Veterinary Care for Your Senior Cat

titleCaring for Your Senior Cat
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Older cats have special health needs and may require more attention and care than younger kitties. The aging process varies between species, so if you own a senior dog, your cat may not be considered a senior even if they are the same age! As a general rule, you should consider your cat a senior around 10 years of age. As your cat ages, changes occur in his physical condition that warrant more frequent visits to your veterinarian. If medical problems are recognized and treated when they are first detected, the treatment may be easier for your cat and less costly for you. Twice-a-year wellness examinations are recommended in order to diagnose medical problems during the early stages.

A geriatric exam is more extensive than a simple check-up and includes a complete physical exam, oral examinations and recording of body weight and body condition. We also examine your cat's ears, eyes and various internal organs. Some laboratory work may be done, including a serum chemistry profile, complete blood count, blood pressure measurement, urinalysis, fecal exam, EKG and perhaps endocrine blood tests. Establishing a base line is an added benefit and can ultimately help should there be any changes - even small ones - to your cat's health.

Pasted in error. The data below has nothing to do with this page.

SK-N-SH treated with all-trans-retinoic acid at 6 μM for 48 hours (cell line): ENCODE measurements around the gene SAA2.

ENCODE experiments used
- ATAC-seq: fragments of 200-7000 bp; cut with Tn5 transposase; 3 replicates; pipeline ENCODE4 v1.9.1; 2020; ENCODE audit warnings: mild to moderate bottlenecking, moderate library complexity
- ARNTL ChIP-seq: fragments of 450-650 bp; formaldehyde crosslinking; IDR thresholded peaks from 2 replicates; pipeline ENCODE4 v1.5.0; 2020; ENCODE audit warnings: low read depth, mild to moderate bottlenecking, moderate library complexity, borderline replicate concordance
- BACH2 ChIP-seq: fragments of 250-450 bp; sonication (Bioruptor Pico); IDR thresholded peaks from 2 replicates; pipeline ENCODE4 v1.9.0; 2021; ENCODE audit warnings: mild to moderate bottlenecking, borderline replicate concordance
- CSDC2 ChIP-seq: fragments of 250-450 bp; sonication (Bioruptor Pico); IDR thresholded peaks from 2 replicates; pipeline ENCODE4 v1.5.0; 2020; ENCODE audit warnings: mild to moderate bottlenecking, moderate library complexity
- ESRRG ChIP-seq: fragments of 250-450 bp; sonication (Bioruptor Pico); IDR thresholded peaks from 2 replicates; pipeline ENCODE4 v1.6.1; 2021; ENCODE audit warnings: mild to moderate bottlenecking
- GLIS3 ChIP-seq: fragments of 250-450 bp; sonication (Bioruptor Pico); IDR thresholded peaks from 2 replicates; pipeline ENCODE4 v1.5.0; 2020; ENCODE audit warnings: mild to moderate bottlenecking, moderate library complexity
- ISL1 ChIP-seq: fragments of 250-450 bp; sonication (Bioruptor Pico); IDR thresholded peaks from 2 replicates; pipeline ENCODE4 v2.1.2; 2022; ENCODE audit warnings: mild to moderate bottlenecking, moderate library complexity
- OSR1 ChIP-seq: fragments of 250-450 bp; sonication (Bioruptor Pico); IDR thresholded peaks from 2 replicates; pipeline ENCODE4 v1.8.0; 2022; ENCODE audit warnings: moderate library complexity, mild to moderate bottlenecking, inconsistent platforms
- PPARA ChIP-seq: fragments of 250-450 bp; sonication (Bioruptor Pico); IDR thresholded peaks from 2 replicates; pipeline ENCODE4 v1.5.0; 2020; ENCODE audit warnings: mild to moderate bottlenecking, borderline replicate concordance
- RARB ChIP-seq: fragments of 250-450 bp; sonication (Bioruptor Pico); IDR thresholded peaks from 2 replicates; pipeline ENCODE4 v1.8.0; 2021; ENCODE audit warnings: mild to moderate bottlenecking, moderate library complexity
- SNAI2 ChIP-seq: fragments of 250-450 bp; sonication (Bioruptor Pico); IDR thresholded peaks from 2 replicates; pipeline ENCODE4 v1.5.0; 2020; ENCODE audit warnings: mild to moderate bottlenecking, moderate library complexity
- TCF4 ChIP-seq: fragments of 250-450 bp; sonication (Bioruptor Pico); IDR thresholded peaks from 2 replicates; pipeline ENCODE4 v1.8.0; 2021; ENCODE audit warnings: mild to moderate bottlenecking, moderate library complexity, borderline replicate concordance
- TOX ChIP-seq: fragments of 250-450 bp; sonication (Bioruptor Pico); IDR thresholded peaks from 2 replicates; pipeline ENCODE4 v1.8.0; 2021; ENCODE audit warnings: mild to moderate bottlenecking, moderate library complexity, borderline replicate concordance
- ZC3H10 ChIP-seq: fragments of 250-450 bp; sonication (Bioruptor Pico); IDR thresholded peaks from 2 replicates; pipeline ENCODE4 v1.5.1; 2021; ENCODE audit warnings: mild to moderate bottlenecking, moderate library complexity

As cats grow older, their organs may become less efficient and they may be less able to resist infections and other diseases, and so it is increasingly important to be vigilant of any condition that may warrant veterinary attention. As a responsible cat owner, you want your cat to remain healthy, active and happy for as long as possible.

General Tips for Your Aging Cat


There are several reasons why a special diet may be needed for an elderly cat. He or she may be less active than a younger kitty and therefore may require fewer calories. The digestive organs may become less efficient in digestion and absorption and a highly digestible diet may be more appropriate. Phosphorus and protein content may need to be adjusted if your cat has kidney problems. Under certain circumstances the vitamin and mineral needs of an elderly cat may change as he or she ages. Some of the special senior feline diets have mineral and vitamin content carefully adjusted to help provide the appropriate balance for elderly pets, especially those with failing kidney or heart function.


As your cat ages, joint pain and stiffness may develop. This may mean your cat becomes less active and his or her energy level may decrease. Your cat may become tired more easily and want to nap more often. Muscle tone tends to reduce which may further reduce your cat's ability to run, jump and climb. This decrease in muscle tone and exercise also contributes to the stiffening of joints.


Hearing, sight and smell can all become less acute with age and you may need to make allowances for these changes. Be cognizant of indications of impaired sight such as bumping into furniture or loss of hearing if your cat stops reacting to its name or familiar sounds. Eye infections, cataracts, decreased night vision or even blindness are common; however, these can also be symptoms of a larger problem.